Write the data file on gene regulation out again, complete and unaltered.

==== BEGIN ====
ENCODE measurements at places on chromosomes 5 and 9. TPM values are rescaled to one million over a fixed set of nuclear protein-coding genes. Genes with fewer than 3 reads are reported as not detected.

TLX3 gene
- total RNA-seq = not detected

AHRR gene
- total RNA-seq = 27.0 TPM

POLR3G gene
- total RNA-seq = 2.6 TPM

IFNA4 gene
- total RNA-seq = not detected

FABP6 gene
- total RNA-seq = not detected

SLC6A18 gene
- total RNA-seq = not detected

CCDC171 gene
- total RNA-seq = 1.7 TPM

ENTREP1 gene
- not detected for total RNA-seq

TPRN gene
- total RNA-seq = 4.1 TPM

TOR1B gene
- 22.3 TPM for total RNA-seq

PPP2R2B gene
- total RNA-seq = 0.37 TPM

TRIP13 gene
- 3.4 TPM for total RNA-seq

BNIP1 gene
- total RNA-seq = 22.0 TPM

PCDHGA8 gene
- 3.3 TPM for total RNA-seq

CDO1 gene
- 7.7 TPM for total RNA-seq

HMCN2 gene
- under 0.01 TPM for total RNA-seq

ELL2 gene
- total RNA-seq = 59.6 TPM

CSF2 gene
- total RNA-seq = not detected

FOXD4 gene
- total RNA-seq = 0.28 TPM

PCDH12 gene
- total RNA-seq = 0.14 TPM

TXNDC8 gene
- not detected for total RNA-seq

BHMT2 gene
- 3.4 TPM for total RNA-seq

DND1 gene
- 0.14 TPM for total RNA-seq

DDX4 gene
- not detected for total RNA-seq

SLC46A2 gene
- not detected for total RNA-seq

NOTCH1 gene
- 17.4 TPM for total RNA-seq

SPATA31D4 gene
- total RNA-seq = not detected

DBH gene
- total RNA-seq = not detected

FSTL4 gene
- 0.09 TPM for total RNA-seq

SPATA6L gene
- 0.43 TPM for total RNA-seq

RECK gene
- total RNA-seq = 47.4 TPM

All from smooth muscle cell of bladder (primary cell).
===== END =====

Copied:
ENCODE measurements at places on chromosomes 5 and 9. TPM values are rescaled to one million over a fixed set of nuclear protein-coding genes. Genes with fewer than 3 reads are reported as not detected.

TLX3 gene
- total RNA-seq = not detected

AHRR gene
- total RNA-seq = 27.0 TPM

POLR3G gene
- total RNA-seq = 2.6 TPM

IFNA4 gene
- total RNA-seq = not detected

FABP6 gene
- total RNA-seq = not detected

SLC6A18 gene
- total RNA-seq = not detected

CCDC171 gene
- total RNA-seq = 1.7 TPM

ENTREP1 gene
- not detected for total RNA-seq

TPRN gene
- total RNA-seq = 4.1 TPM

TOR1B gene
- 22.3 TPM for total RNA-seq

PPP2R2B gene
- total RNA-seq = 0.37 TPM

TRIP13 gene
- 3.4 TPM for total RNA-seq

BNIP1 gene
- total RNA-seq = 22.0 TPM

PCDHGA8 gene
- 3.3 TPM for total RNA-seq

CDO1 gene
- 7.7 TPM for total RNA-seq

HMCN2 gene
- under 0.01 TPM for total RNA-seq

ELL2 gene
- total RNA-seq = 59.6 TPM

CSF2 gene
- total RNA-seq = not detected

FOXD4 gene
- total RNA-seq = 0.28 TPM

PCDH12 gene
- total RNA-seq = 0.14 TPM

TXNDC8 gene
- not detected for total RNA-seq

BHMT2 gene
- 3.4 TPM for total RNA-seq

DND1 gene
- 0.14 TPM for total RNA-seq

DDX4 gene
- not detected for total RNA-seq

SLC46A2 gene
- not detected for total RNA-seq

NOTCH1 gene
- 17.4 TPM for total RNA-seq

SPATA31D4 gene
- total RNA-seq = not detected

DBH gene
- total RNA-seq = not detected

FSTL4 gene
- 0.09 TPM for total RNA-seq

SPATA6L gene
- 0.43 TPM for total RNA-seq

RECK gene
- total RNA-seq = 47.4 TPM

All from smooth muscle cell of bladder (primary cell).